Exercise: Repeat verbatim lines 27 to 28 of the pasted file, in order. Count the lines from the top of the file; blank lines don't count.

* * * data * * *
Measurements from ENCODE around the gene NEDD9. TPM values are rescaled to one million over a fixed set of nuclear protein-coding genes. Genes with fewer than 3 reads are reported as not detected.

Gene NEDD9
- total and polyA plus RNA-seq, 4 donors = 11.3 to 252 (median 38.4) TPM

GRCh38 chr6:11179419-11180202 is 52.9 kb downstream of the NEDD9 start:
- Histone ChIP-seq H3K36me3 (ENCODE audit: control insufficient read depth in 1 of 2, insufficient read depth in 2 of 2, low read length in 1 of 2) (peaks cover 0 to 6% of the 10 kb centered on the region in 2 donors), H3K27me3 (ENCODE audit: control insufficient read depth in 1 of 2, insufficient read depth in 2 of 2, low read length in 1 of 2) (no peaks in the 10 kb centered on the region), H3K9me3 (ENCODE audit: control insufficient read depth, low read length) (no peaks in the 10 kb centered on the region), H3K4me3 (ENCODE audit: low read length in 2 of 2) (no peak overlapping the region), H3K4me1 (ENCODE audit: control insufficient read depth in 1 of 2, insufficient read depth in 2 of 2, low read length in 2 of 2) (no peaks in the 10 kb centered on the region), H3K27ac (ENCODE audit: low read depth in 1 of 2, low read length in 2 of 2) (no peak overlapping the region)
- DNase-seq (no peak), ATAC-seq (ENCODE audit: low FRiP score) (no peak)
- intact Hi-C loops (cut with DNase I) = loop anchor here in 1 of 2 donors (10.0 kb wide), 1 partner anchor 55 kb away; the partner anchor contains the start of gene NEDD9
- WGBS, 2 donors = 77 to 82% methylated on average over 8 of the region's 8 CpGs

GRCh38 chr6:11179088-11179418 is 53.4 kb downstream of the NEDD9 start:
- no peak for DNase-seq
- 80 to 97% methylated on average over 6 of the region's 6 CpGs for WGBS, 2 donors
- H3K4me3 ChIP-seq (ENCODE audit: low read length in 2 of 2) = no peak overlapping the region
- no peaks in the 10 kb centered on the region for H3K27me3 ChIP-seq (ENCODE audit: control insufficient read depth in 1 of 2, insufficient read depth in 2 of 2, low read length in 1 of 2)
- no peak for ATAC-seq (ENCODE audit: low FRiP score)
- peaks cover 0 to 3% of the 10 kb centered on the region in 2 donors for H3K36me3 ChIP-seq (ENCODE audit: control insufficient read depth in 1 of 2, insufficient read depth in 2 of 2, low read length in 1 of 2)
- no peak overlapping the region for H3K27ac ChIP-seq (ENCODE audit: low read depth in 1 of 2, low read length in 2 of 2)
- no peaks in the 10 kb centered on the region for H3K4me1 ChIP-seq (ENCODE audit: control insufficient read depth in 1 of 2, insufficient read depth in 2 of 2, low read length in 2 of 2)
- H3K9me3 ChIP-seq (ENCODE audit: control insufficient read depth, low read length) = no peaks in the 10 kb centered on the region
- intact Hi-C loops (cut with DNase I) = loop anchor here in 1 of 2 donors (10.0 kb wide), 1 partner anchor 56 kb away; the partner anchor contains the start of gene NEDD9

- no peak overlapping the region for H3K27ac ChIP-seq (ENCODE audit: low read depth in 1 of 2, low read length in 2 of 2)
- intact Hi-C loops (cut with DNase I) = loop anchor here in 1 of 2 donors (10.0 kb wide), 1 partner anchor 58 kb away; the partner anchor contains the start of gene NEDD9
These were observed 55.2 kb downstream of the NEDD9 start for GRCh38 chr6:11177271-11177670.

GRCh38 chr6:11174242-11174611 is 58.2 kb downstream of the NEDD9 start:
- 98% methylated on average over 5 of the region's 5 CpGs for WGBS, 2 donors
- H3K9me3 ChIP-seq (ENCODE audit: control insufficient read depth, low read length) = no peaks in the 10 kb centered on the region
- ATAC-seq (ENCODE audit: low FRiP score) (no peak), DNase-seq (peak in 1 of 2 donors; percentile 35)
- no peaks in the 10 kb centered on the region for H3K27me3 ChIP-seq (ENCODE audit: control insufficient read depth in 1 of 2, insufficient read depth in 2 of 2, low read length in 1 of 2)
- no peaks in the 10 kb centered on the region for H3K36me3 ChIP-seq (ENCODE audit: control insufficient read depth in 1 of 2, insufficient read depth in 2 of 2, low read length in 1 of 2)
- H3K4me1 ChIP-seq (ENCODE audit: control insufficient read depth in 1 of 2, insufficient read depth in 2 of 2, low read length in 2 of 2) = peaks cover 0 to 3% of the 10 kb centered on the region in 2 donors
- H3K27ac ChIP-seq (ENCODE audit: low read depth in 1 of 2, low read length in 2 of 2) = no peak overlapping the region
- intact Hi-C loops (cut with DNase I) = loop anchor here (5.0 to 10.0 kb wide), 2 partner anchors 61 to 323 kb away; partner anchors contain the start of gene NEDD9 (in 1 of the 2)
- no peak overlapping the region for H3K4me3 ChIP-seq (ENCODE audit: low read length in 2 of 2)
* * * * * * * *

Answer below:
- no peaks in the 10 kb centered on the region for H3K27me3 ChIP-seq (ENCODE audit: control insufficient read depth in 1 of 2, insufficient read depth in 2 of 2, low read length in 1 of 2)
- no peaks in the 10 kb centered on the region for H3K36me3 ChIP-seq (ENCODE audit: control insufficient read depth in 1 of 2, insufficient read depth in 2 of 2, low read length in 1 of 2)